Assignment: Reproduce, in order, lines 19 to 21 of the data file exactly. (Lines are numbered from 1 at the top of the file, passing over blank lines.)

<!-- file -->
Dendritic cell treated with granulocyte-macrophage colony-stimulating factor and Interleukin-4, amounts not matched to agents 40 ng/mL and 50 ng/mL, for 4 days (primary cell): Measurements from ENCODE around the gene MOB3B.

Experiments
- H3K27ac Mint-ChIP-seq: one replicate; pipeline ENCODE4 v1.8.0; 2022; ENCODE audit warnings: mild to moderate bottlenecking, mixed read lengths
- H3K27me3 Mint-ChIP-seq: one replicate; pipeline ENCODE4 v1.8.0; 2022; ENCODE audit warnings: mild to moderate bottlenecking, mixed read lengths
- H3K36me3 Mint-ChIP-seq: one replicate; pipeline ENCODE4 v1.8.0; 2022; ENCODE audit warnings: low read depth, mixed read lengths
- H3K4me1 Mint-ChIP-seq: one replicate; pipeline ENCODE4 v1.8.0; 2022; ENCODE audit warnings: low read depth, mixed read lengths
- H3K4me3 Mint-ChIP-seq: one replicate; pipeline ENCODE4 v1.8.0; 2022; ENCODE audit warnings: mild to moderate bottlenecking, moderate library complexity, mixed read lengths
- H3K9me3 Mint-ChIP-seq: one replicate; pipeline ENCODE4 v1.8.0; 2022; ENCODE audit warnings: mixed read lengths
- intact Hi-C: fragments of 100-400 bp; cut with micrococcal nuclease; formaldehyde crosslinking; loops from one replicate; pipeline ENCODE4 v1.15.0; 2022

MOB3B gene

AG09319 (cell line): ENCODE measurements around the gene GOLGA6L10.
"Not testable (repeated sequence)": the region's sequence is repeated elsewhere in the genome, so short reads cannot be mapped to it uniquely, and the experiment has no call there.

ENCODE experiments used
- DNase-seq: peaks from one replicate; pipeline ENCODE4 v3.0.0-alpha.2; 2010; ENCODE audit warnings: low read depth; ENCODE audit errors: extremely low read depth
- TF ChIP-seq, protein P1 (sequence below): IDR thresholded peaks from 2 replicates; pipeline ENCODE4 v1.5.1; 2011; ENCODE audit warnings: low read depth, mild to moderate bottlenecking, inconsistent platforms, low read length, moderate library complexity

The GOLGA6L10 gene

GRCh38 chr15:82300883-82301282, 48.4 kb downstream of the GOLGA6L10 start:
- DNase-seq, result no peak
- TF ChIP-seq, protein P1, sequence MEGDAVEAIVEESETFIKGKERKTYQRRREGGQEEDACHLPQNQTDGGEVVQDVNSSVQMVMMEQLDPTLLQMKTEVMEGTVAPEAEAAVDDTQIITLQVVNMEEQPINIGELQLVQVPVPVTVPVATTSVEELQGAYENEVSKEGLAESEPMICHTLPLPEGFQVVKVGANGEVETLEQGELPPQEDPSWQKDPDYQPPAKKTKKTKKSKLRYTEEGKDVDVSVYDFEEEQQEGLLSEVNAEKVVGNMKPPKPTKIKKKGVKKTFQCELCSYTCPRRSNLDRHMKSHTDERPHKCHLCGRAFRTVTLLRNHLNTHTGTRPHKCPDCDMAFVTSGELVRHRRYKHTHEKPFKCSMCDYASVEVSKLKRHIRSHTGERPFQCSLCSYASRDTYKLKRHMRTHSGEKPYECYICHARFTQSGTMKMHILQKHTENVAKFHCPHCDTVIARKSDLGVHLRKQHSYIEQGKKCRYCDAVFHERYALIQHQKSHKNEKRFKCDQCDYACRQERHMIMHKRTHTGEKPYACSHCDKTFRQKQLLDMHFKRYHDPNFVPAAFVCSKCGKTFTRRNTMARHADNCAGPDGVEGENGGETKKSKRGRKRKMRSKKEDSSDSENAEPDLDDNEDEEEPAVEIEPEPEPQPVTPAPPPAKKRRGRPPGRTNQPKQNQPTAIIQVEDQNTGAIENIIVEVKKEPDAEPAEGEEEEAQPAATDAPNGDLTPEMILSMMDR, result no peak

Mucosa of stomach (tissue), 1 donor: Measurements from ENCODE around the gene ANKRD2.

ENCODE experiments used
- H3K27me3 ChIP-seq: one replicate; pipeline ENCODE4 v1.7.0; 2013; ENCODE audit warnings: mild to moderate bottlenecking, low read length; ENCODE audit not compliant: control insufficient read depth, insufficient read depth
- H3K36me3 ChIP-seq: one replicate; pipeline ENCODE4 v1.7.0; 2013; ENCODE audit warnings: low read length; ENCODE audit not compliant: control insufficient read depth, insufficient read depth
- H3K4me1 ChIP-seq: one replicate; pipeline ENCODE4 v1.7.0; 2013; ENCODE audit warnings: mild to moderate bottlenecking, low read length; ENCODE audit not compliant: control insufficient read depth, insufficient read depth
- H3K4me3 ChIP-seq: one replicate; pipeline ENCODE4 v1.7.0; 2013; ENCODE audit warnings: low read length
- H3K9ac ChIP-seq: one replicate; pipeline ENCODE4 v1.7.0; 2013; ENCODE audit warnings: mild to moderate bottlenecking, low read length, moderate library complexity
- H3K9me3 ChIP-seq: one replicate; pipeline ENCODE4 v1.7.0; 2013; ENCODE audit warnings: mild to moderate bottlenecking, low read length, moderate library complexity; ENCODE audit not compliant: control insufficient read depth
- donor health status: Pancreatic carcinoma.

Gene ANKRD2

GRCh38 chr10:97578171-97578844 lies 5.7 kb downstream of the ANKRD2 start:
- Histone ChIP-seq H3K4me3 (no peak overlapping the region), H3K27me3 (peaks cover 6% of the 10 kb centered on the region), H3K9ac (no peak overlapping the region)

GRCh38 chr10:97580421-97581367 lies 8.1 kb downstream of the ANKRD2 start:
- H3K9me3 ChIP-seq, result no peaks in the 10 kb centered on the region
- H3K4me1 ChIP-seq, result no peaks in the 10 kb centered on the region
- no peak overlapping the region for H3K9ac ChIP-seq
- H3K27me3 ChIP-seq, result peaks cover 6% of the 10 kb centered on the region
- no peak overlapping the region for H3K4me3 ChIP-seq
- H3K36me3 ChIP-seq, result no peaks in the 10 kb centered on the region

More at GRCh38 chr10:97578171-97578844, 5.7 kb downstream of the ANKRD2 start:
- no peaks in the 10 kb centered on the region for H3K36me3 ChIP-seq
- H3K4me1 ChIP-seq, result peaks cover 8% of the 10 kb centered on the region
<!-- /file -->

- TF ChIP-seq, protein P1, sequence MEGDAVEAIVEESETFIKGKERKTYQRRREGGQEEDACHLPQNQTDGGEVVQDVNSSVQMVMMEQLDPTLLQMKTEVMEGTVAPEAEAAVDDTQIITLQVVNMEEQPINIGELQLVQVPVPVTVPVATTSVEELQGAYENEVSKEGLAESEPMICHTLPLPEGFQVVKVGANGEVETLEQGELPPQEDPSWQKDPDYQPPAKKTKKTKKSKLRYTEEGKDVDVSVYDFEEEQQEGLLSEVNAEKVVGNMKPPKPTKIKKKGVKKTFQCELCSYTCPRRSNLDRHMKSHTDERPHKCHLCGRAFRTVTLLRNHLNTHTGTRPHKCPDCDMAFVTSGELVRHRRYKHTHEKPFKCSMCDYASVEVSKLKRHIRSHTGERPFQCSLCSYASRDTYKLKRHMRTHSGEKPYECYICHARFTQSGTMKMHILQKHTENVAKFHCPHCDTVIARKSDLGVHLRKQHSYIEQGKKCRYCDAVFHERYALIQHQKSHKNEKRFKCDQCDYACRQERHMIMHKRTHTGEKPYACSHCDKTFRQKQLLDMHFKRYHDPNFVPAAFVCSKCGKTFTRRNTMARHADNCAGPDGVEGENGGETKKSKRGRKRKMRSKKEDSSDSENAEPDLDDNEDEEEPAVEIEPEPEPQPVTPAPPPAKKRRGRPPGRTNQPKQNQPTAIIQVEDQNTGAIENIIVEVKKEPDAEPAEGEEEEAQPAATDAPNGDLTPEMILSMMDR, result no peak

Mucosa of stomach (tissue), 1 donor: Measurements from ENCODE around the gene ANKRD2.

ENCODE experiments used